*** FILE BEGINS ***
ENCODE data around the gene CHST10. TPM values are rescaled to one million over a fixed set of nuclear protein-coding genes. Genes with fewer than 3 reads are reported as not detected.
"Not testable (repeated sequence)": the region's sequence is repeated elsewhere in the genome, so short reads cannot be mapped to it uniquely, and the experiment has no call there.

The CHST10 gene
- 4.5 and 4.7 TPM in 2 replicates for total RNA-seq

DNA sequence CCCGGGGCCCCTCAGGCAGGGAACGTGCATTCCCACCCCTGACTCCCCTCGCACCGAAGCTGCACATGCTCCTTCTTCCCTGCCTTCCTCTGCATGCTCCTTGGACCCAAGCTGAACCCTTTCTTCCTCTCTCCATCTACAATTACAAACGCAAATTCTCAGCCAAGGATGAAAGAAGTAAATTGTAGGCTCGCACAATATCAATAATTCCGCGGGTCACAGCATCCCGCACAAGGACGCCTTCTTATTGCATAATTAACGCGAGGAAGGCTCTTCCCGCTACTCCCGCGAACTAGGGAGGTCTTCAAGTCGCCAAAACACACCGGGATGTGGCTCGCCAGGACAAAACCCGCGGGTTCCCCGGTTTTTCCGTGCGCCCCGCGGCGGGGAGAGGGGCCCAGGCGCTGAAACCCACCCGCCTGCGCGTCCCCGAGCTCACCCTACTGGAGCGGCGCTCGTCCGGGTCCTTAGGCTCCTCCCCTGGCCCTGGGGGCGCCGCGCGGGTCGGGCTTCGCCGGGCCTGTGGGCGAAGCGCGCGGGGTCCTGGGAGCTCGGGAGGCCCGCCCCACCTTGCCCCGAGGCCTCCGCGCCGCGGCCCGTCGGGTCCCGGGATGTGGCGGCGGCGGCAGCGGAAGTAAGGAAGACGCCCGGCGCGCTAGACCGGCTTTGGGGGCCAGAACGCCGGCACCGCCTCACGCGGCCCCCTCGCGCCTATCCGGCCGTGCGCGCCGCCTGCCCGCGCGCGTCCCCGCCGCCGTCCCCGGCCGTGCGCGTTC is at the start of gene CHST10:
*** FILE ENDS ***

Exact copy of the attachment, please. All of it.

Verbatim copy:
ENCODE data around the gene CHST10. TPM values are rescaled to one million over a fixed set of nuclear protein-coding genes. Genes with fewer than 3 reads are reported as not detected.
"Not testable (repeated sequence)": the region's sequence is repeated elsewhere in the genome, so short reads cannot be mapped to it uniquely, and the experiment has no call there.

The CHST10 gene
- 4.5 and 4.7 TPM in 2 replicates for total RNA-seq

DNA sequence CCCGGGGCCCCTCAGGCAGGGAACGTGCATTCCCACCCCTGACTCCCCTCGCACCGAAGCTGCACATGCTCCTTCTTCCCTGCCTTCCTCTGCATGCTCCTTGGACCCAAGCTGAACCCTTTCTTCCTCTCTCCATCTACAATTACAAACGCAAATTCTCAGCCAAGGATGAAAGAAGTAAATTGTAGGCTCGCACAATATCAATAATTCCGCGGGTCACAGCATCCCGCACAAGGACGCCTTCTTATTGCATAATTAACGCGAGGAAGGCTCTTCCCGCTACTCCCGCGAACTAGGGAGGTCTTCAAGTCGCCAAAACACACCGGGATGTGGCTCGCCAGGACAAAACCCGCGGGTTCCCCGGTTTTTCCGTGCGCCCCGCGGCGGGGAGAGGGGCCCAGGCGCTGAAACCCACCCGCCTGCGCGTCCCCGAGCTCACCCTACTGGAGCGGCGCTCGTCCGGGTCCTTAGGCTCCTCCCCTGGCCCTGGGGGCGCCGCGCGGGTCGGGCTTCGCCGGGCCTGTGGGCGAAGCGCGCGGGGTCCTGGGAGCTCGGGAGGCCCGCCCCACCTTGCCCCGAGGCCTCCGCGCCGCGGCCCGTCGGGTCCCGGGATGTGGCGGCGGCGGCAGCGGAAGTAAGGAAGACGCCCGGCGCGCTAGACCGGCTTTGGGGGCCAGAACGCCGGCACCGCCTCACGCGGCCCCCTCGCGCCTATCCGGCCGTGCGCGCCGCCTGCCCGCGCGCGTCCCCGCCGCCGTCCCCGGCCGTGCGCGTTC is at the start of gene CHST10: